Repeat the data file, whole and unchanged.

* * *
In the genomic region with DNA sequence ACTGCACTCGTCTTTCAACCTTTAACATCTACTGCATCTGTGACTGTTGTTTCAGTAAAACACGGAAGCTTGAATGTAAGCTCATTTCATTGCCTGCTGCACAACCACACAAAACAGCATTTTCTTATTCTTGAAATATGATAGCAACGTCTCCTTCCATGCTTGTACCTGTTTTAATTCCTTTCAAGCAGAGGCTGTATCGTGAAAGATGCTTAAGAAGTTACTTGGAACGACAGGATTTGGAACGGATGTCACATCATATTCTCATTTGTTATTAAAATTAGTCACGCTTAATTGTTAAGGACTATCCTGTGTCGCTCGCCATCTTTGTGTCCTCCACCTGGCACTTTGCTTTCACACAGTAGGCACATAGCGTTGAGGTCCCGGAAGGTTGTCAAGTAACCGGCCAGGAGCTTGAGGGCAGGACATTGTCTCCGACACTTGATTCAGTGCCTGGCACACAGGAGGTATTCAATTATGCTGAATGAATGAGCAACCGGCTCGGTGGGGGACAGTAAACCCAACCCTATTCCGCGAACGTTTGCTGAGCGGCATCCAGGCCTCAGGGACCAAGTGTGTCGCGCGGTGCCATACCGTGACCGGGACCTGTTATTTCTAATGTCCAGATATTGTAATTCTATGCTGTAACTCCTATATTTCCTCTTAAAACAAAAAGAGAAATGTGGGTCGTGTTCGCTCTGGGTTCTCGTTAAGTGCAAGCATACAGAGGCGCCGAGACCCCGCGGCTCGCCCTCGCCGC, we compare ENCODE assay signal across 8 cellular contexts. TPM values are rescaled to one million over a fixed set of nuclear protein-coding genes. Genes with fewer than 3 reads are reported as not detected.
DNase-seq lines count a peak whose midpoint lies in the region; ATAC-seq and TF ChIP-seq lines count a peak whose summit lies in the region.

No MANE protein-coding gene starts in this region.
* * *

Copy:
In the genomic region with DNA sequence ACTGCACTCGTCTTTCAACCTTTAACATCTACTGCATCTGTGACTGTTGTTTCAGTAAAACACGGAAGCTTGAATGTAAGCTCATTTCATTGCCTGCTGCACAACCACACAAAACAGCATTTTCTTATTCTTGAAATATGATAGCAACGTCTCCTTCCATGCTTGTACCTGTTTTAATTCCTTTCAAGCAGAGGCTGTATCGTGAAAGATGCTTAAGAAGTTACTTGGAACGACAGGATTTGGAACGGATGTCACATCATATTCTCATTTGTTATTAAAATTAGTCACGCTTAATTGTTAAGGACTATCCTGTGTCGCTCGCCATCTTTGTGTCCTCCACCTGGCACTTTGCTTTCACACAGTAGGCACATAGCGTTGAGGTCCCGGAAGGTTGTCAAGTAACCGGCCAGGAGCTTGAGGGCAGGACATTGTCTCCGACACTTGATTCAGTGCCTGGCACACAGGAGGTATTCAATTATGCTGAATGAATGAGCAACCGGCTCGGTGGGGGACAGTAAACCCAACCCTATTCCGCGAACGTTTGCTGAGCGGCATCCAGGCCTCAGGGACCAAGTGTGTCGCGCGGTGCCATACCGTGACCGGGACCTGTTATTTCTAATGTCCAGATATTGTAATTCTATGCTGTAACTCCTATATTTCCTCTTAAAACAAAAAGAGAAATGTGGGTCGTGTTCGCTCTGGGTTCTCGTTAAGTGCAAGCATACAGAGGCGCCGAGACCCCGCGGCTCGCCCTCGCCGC, we compare ENCODE assay signal across 8 cellular contexts. TPM values are rescaled to one million over a fixed set of nuclear protein-coding genes. Genes with fewer than 3 reads are reported as not detected.
DNase-seq lines count a peak whose midpoint lies in the region; ATAC-seq and TF ChIP-seq lines count a peak whose summit lies in the region.

No MANE protein-coding gene starts in this region.